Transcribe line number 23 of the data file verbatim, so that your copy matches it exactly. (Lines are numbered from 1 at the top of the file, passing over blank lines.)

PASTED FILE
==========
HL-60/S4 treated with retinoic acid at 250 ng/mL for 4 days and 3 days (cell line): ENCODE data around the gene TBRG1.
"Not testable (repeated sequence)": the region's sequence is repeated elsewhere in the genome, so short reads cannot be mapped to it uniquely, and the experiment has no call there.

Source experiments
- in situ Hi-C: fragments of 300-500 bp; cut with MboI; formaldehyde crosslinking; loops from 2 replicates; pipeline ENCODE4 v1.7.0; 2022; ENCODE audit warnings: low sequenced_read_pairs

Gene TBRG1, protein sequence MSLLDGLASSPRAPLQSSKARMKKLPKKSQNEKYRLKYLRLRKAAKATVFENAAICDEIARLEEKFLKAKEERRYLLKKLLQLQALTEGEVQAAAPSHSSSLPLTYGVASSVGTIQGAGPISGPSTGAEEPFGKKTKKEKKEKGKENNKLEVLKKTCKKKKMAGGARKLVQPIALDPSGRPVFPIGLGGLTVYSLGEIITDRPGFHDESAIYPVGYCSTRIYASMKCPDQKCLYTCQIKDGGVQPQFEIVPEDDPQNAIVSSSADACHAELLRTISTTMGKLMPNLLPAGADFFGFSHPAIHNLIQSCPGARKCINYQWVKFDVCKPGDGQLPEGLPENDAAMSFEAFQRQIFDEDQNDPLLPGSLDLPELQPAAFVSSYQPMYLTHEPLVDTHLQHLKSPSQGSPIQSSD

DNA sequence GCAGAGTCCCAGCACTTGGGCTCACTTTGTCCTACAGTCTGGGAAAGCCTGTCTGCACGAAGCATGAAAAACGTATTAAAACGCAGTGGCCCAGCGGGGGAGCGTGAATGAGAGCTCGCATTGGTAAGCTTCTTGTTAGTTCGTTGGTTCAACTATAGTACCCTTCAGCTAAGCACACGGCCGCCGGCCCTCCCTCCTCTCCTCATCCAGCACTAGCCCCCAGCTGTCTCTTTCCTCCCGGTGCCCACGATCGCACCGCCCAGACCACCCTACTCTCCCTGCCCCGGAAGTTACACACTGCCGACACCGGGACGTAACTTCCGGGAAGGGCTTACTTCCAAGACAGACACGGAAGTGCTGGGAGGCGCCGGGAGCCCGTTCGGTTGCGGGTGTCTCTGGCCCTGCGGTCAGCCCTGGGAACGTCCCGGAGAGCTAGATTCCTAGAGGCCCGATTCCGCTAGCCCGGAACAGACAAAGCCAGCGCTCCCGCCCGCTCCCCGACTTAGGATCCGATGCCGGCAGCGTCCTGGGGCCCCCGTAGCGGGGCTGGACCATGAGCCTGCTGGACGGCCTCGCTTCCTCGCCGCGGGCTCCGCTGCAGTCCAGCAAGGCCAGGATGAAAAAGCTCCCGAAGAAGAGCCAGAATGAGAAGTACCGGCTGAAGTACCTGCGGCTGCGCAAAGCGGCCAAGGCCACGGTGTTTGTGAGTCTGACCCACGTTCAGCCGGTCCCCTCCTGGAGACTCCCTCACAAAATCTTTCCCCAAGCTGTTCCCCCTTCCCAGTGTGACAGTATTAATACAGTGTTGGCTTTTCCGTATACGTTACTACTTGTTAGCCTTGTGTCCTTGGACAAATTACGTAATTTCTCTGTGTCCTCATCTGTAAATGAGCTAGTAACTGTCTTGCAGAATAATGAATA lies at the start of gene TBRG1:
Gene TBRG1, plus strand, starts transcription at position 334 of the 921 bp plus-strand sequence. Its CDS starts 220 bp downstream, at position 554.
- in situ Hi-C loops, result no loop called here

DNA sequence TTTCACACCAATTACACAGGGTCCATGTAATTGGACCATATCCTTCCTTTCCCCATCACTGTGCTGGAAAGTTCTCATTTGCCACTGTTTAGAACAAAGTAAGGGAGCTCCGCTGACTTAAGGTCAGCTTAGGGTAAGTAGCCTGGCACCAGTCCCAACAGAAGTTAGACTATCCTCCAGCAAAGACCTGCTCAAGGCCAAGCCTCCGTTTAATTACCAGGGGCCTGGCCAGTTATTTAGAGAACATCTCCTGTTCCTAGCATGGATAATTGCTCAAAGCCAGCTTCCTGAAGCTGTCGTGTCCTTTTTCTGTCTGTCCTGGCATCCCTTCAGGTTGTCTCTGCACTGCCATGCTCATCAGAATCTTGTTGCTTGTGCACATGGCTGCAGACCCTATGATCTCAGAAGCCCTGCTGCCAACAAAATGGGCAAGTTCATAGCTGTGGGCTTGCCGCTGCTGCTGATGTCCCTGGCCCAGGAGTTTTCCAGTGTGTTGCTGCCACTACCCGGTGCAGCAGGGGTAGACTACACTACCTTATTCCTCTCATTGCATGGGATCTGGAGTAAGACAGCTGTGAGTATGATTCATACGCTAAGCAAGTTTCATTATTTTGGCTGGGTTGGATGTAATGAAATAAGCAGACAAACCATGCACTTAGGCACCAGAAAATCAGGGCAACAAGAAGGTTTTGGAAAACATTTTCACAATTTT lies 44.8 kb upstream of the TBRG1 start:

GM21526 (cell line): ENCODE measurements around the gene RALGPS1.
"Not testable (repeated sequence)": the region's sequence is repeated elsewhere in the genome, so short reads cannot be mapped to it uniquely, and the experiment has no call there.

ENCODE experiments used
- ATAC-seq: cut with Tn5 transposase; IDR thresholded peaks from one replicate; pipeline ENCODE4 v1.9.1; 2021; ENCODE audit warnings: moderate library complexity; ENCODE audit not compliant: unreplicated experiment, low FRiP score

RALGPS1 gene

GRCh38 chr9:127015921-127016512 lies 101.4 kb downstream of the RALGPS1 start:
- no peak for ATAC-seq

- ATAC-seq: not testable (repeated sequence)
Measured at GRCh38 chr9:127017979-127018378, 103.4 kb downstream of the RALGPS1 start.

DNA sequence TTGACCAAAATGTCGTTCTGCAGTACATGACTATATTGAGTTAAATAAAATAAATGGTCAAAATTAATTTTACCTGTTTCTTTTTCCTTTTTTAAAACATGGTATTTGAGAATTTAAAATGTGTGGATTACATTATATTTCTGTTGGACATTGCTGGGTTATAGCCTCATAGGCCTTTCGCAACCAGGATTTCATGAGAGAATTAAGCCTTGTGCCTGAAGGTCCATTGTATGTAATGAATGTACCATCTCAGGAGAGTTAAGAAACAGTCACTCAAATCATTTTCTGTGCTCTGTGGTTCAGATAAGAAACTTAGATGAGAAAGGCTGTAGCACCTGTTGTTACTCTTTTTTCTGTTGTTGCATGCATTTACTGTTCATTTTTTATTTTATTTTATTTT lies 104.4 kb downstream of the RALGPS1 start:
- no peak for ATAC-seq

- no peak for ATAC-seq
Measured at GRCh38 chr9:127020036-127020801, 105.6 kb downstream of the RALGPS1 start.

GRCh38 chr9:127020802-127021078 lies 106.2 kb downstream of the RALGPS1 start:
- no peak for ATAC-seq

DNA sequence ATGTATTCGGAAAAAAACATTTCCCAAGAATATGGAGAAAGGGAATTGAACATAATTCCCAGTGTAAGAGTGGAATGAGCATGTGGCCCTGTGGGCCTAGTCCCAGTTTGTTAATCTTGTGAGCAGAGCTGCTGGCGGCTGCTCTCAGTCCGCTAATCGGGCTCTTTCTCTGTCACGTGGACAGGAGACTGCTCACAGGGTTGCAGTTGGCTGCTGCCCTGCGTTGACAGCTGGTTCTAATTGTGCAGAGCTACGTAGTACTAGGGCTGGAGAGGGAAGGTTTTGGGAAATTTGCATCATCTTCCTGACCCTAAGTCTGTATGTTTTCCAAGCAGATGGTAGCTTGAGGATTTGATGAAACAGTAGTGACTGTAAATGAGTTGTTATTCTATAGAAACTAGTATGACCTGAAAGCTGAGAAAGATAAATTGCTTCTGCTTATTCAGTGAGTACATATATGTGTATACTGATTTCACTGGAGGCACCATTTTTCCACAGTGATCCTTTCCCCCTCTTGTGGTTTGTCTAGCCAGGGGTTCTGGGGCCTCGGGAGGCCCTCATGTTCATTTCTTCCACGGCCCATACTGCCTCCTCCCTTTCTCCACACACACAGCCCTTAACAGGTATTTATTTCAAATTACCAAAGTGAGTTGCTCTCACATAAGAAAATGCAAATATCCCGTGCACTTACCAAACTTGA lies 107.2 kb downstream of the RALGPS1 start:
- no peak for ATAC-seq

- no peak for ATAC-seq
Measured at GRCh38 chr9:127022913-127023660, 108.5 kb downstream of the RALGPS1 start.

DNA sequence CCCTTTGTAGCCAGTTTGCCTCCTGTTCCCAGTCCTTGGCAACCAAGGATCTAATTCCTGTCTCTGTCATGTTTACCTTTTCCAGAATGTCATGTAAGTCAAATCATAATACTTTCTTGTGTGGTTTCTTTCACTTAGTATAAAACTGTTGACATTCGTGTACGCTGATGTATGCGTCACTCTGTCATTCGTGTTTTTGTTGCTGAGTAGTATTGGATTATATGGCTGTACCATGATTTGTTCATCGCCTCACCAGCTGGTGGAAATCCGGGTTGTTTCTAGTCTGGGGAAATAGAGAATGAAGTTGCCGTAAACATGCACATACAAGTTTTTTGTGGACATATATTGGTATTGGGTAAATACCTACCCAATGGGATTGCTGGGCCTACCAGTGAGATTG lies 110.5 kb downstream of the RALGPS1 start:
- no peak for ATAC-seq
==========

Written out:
GRCh38 chr9:127020802-127021078 lies 106.2 kb downstream of the RALGPS1 start: